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Important: The information in this document is obsolete and should not be used for new development.

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Inside Macintosh: Imaging With QuickDraw /
Chapter 8 - Cursor Utilities / Cursor Utilities Reference
Routines / Initializing Cursors


To load the resources necessary for displaying an animated cursor, use the InitCursorCtl procedure.

PROCEDURE InitCursorCtl (newCursors: UNIV acurHandle);

A handle to an Acur record (described on page 8-18) that specifies the cursor resources you want to use in your animation. If you specify NIL in this parameter, InitCursorCtl loads the animated cursor resource (described on page 8-33) with resource ID 0--as well as the cursor resources (described on page 8-31) specified therein--from your application's resource file.
The InitCursorCtl procedure loads the cursor resources for an animated cursor sequence into memory. Your application should call the InitCursorCtl procedure once prior to calling the RotateCursor procedure (described on page 8-30) or the SpinCursor procedure (described on page 8-30).

If your application passes NIL in the newCursors parameter, InitCursorCtl loads the 'acur' resource with resource ID 0, as well as the 'CURS' resources whose resource IDs are specified in the 'acur' resource. If any of the resources cannot be loaded, the cursor does not change when you call RotateCursor or SpinCursor. Otherwise, the RotateCursor procedure and the SpinCursor procedure display in sequence the cursors specified in these resources.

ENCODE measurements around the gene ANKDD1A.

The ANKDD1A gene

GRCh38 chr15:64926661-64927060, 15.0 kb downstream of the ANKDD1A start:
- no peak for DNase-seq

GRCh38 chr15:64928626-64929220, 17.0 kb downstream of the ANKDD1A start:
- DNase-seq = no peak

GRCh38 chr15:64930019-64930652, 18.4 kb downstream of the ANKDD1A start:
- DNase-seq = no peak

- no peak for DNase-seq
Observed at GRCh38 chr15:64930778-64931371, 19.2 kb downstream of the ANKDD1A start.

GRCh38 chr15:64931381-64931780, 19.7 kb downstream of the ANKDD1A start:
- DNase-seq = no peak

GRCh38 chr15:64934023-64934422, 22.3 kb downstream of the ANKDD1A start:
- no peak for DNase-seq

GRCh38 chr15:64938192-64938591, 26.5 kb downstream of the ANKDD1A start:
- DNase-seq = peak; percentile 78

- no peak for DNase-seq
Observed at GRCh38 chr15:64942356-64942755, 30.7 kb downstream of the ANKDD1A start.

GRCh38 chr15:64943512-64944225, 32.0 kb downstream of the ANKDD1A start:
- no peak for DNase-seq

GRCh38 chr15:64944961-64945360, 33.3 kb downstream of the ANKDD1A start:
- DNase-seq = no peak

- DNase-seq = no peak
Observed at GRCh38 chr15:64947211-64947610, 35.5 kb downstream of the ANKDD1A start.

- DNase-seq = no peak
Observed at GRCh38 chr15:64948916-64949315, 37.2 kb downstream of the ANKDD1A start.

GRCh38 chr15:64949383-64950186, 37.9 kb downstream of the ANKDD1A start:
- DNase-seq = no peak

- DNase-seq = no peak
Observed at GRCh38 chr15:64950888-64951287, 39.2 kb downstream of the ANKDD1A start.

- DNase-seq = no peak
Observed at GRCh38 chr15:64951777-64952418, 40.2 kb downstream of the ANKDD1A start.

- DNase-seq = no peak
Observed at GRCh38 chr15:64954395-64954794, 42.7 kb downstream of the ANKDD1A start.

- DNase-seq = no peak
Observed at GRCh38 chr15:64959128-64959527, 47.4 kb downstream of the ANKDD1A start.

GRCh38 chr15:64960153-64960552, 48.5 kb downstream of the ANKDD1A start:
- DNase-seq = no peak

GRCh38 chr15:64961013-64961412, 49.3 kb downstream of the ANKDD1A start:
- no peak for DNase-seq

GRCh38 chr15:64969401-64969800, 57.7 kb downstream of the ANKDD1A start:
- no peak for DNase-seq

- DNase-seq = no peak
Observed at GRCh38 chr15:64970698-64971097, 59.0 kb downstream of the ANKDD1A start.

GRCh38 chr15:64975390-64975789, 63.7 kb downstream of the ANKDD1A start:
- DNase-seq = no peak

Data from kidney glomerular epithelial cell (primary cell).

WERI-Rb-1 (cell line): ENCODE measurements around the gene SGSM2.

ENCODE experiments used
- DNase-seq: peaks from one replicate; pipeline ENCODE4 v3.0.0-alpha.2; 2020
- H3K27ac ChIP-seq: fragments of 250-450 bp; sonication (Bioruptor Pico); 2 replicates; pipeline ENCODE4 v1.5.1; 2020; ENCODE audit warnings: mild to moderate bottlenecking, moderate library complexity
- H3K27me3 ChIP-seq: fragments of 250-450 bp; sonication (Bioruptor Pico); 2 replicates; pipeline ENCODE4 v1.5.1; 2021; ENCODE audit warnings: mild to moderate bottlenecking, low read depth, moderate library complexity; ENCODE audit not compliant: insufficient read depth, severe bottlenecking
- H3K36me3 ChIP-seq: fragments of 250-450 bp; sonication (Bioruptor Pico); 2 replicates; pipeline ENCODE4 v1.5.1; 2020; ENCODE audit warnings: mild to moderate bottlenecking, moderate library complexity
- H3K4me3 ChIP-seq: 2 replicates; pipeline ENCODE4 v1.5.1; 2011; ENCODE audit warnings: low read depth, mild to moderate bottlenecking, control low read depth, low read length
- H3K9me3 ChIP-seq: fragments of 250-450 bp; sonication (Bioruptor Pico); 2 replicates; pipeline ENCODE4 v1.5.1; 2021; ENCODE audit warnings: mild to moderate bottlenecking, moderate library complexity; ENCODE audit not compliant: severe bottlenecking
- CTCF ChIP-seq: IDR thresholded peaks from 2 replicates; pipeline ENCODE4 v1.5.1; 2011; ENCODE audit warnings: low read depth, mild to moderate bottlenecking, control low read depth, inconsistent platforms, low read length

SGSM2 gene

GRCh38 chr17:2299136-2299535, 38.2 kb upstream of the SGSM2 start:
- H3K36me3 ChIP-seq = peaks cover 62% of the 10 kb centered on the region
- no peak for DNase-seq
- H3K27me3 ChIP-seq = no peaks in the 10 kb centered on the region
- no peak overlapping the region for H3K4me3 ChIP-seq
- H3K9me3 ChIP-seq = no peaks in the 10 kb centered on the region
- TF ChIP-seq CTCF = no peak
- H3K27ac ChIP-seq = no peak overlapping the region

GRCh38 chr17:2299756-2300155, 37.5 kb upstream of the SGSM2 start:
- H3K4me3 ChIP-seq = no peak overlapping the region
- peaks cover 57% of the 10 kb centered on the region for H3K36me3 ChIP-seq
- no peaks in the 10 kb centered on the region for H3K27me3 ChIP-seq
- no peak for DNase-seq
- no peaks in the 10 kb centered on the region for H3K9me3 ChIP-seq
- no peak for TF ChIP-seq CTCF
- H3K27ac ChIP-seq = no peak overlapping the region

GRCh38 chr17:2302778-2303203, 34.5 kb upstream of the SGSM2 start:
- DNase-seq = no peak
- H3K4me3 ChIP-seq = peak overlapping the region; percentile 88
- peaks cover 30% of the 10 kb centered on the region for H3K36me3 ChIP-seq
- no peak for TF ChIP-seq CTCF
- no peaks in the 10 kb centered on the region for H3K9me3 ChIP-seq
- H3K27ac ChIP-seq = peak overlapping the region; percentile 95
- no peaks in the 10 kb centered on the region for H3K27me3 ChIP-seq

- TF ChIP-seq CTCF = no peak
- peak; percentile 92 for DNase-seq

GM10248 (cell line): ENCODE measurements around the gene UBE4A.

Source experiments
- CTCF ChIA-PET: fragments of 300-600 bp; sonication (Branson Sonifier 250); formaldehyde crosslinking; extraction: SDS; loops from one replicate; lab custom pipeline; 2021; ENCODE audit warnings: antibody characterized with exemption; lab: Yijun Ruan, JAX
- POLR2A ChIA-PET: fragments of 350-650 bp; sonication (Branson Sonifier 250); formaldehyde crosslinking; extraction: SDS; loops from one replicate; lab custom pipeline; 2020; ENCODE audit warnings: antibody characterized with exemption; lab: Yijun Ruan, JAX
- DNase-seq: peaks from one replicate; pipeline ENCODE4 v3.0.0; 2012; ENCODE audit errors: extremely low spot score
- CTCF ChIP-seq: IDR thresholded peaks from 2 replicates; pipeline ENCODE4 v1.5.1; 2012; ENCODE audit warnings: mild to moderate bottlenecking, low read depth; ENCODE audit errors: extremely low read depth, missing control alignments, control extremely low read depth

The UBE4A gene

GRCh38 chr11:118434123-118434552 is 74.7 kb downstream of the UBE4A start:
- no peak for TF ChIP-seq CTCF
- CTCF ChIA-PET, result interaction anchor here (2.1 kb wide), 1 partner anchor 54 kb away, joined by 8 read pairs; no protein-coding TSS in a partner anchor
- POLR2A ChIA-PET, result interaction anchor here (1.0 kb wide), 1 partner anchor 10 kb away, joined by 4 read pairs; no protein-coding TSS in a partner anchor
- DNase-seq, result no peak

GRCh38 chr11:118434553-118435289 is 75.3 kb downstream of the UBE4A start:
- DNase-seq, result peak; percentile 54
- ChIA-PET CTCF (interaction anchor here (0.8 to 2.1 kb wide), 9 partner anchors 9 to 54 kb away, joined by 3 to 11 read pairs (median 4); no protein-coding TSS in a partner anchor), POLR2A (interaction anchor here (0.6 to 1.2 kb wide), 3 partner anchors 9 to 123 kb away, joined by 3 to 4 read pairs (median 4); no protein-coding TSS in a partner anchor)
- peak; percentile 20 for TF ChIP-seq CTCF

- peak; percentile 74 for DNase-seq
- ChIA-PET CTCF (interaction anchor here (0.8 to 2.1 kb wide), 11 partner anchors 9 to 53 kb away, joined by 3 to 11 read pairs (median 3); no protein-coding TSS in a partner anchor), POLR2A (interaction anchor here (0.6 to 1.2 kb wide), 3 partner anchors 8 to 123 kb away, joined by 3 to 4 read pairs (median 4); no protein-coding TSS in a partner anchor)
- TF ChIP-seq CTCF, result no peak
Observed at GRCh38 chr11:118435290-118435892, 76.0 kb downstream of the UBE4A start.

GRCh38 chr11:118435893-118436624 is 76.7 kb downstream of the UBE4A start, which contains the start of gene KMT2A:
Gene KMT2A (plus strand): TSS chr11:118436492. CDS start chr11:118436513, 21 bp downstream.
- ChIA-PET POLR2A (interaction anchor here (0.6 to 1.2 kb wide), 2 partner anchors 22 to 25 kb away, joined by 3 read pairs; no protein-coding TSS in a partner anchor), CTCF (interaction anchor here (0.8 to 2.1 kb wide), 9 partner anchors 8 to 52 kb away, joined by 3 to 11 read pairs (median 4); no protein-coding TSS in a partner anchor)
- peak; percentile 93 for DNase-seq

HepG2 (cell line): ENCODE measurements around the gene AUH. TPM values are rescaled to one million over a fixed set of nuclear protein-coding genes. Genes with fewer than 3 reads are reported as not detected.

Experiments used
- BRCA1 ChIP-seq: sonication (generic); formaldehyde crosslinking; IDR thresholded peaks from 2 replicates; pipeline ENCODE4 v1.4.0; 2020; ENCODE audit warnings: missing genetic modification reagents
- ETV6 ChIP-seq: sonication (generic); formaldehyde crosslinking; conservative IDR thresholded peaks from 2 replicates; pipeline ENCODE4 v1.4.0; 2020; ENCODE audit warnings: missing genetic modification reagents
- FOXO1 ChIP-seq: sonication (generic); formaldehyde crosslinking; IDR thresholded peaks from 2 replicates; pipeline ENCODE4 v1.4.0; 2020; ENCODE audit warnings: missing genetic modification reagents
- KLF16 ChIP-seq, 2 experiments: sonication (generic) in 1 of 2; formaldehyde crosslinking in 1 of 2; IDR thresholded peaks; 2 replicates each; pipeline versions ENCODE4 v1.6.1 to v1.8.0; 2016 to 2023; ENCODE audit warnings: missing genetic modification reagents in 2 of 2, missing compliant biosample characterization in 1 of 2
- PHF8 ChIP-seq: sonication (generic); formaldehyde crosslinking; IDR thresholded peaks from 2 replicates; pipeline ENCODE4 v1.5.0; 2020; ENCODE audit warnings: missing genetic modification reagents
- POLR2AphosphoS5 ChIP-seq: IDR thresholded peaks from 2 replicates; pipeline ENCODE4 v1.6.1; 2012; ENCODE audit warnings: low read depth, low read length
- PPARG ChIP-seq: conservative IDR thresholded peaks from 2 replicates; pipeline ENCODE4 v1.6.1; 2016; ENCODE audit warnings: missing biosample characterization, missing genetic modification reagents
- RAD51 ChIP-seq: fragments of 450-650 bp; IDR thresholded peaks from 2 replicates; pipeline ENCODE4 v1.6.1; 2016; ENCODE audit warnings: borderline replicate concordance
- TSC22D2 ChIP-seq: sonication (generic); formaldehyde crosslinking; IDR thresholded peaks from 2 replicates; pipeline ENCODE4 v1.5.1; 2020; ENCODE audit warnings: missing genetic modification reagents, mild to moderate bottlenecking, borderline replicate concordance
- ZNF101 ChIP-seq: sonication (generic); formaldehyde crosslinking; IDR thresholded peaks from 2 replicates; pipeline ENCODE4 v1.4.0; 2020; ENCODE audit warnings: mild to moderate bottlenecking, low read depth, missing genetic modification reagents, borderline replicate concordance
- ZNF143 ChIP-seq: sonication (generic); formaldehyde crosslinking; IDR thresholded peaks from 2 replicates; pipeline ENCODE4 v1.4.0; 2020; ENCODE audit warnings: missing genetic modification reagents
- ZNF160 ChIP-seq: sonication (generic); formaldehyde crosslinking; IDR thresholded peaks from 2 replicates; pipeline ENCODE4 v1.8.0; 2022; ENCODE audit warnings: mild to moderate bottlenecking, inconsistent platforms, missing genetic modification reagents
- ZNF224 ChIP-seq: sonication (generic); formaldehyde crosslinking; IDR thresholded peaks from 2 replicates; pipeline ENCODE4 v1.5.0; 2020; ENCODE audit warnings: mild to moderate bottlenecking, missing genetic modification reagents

If your application does not pass NIL in the newCursors parameter, it must pass a handle to an Acur record. Your application can use the Resource Manager function GetResource to obtain a handle to an 'acur' resource, which your application should then coerce to a handle of type acurHandle when passing it to InitCursorCtl.

If your application calls the RotateCursor or SpinCursor procedure without calling InitCursorCtl, RotateCursor and SpinCursor automatically call InitCursorCtl. However, since you won't know the state of memory, any memory allocated by the Resource Manager for animating cursors may load into an undesirable location, possibly causing fragmentation. Calling the InitCursorCtl procedure during your initialization process has the advantage of causing the memory allocation when you can control its location. For information on using the InitCursorCtl procedure during your initialization process, see "Initializing the Cursor" on page 8-6.

If you want to use multiple 'acur' resources repeatedly during the execution of your application, be aware that the InitCursorCtl procedure changes each frameN and fillN integer pair within the Acur record in memory to a handle to the corresponding 'CURS' resource, which is also in memory. Thus, if the newCursors parameter is not NIL when your application calls the InitCursorCtl procedure, your application must guarantee that newCursors always points to a fresh copy of an 'acur' resource.

Listing 8-1 on page 8-6 illustrates how to initialize an animated cursor by using the InitCursorCtl procedure. Listing 8-3 on page 8-13 shows how to animate the cursor with the RotateCursor procedure, and Listing 8-4 on page 8-13 shows how to animate the cursor with the SpinCursor procedure.

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© Apple Computer, Inc.
7 JUL 1996